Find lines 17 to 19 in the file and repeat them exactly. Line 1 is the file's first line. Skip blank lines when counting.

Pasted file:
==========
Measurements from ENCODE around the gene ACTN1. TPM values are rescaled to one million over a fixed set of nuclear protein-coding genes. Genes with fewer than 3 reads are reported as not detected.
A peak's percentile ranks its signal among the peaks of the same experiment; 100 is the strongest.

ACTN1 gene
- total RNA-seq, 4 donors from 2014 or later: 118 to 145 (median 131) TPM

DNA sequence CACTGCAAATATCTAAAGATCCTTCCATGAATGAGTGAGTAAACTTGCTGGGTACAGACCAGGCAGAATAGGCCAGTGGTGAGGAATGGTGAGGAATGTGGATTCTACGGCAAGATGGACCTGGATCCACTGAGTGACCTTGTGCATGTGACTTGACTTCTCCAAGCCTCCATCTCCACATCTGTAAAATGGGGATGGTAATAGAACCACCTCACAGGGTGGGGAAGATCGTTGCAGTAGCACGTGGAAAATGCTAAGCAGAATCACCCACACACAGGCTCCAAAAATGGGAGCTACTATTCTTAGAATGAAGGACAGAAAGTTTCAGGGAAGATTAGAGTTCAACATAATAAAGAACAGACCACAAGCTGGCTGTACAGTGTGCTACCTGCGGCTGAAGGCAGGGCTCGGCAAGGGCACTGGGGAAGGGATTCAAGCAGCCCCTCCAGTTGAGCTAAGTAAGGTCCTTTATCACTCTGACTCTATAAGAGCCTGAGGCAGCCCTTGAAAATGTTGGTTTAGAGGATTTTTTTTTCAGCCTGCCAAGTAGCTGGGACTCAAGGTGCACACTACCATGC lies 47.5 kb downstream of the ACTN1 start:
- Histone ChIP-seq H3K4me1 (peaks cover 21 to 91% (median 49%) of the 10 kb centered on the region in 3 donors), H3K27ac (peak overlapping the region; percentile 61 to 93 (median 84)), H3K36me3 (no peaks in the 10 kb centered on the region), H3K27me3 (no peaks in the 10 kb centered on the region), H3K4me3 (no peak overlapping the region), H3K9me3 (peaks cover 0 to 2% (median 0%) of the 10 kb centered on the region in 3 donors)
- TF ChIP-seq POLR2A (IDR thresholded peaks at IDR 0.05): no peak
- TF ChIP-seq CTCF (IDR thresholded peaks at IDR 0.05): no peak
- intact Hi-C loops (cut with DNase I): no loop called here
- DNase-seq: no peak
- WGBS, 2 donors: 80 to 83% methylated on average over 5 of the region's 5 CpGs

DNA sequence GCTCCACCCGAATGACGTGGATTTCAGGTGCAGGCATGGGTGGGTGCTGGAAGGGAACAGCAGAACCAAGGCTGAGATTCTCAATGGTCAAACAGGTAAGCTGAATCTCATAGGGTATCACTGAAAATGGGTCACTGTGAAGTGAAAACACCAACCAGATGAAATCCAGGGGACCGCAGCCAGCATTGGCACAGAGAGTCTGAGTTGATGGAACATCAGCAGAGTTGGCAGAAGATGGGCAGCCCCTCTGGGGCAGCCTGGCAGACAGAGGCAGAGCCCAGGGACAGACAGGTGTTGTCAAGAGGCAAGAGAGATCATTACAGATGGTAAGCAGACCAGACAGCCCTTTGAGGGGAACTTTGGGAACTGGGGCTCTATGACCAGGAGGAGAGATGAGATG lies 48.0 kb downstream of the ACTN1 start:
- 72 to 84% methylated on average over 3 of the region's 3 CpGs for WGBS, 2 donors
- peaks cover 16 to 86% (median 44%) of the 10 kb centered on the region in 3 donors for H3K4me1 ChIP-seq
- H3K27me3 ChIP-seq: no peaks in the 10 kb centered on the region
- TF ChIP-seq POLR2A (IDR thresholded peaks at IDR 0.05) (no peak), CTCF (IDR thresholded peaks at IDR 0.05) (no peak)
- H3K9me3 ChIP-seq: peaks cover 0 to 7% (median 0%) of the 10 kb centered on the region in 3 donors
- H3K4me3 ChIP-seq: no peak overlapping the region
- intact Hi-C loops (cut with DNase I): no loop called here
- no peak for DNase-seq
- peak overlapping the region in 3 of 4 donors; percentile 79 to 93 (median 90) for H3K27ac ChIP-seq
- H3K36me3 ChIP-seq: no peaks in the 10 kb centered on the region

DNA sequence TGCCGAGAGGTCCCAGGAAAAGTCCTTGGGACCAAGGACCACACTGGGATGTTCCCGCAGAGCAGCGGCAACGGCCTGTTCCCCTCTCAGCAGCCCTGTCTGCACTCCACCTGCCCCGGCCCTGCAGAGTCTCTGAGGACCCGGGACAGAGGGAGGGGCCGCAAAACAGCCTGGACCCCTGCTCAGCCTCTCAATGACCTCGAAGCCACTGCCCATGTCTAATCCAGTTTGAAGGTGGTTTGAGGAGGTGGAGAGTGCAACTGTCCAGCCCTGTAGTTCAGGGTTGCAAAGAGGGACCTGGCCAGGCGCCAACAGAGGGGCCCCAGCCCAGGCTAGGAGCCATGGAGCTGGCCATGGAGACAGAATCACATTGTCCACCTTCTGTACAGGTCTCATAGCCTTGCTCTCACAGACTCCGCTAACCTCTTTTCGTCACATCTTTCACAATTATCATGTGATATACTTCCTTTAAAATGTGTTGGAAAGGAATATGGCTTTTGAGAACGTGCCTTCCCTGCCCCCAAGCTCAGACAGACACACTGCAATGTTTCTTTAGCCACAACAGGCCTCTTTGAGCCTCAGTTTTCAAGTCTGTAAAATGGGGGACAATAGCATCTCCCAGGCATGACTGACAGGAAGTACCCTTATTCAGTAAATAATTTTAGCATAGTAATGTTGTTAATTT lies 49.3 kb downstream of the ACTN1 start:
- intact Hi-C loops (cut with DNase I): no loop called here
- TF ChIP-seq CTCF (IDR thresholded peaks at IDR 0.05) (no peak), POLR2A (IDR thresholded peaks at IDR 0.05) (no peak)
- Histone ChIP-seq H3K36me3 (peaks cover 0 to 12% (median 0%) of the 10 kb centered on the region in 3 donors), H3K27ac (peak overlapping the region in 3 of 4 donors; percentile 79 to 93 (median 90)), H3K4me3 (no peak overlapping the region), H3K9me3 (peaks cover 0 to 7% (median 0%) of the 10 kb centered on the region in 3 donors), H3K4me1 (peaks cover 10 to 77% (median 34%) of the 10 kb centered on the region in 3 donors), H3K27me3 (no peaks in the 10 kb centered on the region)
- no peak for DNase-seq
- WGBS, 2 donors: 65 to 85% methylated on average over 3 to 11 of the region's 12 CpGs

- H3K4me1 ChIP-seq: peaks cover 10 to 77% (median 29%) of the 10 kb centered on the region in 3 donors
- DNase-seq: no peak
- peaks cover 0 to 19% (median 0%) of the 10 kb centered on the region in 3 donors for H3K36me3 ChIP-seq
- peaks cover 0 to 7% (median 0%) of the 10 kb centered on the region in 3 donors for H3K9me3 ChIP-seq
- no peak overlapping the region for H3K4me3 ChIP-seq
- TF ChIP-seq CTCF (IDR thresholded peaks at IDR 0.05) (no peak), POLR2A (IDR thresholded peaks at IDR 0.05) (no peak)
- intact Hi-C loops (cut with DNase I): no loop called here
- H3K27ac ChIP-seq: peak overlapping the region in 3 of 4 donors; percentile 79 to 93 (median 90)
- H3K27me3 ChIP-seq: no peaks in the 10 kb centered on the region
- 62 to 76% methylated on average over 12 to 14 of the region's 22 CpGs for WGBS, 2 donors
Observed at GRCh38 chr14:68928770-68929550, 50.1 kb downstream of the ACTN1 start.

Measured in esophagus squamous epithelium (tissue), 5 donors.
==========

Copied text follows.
- H3K9me3 ChIP-seq: peaks cover 0 to 7% (median 0%) of the 10 kb centered on the region in 3 donors
- H3K4me3 ChIP-seq: no peak overlapping the region
- intact Hi-C loops (cut with DNase I): no loop called here